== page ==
TJX consumer settlement sale offer draws scorn

TJX consumer settlement sale offer draws scorn
TJX consumer settlement sale offer draws scorn

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By John Leyden
20th November 2007

Law enforcement officials have poured cold water on plans by TJX to hold 
a one-day sale for customers as part of a proposed settlement for a 
consumer class-action case against the security incident-afflicted 

TJX faces consumer and bank class action lawsuits over the exposure of 
an estimated 45.7m customer records as the result of a security breach 
that lasted for two distinct six month periods between 2003 and December 
2006. Hackers broke into a system that stored data on credit card, debit 
card, cheque, and return details in an attack blamed on a poorly secured 
wireless network in one of its stores. Subsequent credit card frauds 
have being traced to data swiped as a result of these breaches and a 
number of arrests have been made.

Proposals for a one day sale are among the measures suggested to settle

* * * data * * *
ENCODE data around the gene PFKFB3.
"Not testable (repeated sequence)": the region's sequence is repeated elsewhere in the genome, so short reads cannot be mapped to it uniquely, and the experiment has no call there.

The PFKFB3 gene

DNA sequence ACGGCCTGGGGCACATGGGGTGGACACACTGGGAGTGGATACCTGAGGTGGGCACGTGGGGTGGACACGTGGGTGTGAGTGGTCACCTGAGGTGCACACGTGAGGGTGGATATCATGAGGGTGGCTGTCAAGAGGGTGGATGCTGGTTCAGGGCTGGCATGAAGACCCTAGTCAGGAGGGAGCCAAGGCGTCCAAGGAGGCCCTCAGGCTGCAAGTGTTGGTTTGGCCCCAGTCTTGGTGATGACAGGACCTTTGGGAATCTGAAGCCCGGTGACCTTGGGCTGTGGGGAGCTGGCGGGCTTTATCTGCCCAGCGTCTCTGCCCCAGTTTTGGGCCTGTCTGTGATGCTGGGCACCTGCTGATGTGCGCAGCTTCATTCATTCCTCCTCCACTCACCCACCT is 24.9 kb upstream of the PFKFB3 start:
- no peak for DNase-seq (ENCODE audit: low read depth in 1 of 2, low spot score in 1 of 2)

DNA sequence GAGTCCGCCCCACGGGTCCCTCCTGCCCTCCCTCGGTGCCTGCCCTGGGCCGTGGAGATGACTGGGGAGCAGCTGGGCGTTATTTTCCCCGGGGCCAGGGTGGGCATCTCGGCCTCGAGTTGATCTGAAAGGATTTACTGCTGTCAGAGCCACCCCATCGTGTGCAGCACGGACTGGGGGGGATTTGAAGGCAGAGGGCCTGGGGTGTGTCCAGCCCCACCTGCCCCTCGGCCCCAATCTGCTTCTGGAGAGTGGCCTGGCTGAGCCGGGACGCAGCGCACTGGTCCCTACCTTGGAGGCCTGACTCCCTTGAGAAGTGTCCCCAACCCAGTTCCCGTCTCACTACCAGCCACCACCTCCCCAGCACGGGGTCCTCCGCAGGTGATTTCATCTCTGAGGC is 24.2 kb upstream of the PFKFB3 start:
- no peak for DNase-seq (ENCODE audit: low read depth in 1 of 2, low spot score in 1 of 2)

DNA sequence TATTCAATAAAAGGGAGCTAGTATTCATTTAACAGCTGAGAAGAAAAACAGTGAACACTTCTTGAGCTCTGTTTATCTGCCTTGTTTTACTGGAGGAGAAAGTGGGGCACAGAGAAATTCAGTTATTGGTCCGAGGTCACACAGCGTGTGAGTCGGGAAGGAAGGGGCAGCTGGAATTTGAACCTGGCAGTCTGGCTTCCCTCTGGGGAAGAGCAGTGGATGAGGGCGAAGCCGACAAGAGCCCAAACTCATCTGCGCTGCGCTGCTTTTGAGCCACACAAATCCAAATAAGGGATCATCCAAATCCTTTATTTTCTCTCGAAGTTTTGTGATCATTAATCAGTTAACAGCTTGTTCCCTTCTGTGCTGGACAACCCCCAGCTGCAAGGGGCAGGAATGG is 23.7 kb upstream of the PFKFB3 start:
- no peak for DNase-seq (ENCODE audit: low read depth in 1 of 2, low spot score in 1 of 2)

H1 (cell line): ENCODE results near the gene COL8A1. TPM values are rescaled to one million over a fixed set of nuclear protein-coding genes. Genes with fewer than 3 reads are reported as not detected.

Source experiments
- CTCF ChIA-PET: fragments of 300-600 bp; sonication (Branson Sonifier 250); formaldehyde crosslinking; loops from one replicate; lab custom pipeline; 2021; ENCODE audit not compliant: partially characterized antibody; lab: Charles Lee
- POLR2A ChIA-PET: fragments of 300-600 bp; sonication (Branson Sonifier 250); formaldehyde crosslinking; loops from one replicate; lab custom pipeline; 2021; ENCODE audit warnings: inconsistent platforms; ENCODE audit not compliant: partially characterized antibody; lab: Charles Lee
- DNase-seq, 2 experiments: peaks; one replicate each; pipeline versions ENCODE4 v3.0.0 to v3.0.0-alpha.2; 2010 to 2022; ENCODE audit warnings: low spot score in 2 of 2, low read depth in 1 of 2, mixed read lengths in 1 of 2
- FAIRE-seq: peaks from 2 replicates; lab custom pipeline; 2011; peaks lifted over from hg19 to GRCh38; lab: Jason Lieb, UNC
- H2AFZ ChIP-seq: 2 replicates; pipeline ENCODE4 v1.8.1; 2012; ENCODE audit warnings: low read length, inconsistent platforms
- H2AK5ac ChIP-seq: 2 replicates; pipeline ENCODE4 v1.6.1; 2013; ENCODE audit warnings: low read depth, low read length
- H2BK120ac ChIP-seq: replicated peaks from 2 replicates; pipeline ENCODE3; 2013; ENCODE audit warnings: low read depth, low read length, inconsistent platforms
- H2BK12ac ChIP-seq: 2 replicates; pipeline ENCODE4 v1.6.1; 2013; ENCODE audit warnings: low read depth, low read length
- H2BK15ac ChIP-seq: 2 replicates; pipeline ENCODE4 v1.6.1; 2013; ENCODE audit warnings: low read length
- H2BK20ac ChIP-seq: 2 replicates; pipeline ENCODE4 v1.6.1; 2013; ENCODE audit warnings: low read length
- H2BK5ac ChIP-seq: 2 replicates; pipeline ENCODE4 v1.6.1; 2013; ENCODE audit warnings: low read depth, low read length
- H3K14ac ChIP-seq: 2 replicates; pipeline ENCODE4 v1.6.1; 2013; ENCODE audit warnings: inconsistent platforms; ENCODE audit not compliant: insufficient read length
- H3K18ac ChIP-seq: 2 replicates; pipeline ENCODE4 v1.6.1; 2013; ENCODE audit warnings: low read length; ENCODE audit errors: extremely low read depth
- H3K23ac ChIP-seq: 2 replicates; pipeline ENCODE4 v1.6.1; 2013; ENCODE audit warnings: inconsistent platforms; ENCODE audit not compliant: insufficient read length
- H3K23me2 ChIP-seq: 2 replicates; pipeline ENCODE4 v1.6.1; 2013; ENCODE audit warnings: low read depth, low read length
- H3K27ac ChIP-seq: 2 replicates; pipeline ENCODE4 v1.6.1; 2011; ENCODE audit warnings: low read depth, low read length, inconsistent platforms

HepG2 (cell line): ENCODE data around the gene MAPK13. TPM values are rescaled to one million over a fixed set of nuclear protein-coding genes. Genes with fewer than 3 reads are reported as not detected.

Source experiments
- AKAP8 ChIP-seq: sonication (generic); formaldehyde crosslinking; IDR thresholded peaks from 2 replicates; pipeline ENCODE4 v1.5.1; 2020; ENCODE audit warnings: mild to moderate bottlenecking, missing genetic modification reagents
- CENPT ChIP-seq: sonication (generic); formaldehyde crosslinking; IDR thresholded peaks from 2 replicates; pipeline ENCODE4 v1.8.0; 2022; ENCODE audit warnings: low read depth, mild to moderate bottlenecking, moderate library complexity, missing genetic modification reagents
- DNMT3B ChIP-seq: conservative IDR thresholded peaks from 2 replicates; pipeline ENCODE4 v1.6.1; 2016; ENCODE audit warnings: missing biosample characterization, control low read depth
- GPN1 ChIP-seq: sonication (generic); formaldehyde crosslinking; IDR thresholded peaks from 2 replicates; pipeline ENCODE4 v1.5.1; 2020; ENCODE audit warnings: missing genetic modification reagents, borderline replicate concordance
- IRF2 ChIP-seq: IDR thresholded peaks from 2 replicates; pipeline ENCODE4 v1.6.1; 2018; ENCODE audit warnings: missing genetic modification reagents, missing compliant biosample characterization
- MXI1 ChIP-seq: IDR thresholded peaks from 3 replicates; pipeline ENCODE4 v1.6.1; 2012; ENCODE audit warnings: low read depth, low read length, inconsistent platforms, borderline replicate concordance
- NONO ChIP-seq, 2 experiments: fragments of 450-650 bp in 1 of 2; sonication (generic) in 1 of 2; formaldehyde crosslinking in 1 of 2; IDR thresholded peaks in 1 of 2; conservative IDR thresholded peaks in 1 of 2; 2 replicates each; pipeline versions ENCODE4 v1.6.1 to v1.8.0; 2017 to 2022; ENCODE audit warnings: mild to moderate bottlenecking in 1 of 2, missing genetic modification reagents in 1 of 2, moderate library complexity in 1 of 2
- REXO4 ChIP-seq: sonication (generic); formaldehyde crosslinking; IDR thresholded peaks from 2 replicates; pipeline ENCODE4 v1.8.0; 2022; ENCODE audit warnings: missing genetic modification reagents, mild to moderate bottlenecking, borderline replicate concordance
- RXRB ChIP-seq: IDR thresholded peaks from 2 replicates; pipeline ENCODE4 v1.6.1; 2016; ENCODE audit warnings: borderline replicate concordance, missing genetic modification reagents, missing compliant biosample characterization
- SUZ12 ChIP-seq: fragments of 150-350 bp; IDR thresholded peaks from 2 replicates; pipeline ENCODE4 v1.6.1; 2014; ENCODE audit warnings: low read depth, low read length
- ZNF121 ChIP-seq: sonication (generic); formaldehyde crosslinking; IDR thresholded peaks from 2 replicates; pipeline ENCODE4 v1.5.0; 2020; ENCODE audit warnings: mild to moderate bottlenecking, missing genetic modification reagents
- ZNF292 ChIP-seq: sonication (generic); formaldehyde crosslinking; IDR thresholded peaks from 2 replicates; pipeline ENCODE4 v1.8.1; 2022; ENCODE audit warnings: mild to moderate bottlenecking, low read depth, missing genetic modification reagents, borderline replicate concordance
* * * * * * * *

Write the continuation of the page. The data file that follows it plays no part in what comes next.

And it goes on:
to the consumer class-action lawsuit against TJX. It's unclear if the 
sale would be restricted to "victims" of the attack or how it would 
differ from an ordinary clearance sale. TJX itself might conceivably 
profit from the measure, but the only folks sure to be quids-in are 
lawyers working on the settlement. By increasing the nominal value of 
the settlement, the sale would result in an increase to the fees of 
lawyers working for plaintiffs in the case.

Massachusetts Attorney General Martha Coakley, who is heading a 
multi-state team of state law officials in a probe against TJX, has 
criticised the sale proposal in a letter to federal judges overseeing 
twin-track class-action lawsuits.

"We are unaware of precedent in which a special event, or any type of 
sale open to the general public, has been deemed a benefit of a 
class-action settlement and this court should avoid that precedent. We 
believe this aspect of the proposed settlement demeans the class-action 
process, which can be used as a meaningful tool to protect consumers," 
Coakley wrote to US District Court Judge William G. Young, eWeek 

Holding a sale as a good will gesture is fine and dandy. But giving it a 
legal status is of dubious benefits to consumers, Coakley argues.

Although terms for consumer class-action lawsuit still carry the strong 
whiff of joss sticks and the distant sound of whale song, proposals to 
settle a class action lawsuit between the off-price retailer and banks 
are more advanced. Judge Young has ordered parties in that dispute to go 
into mediation, a move that reportedly implies that banks and TJX are 
close to agreeing a settlement. =C2=AE

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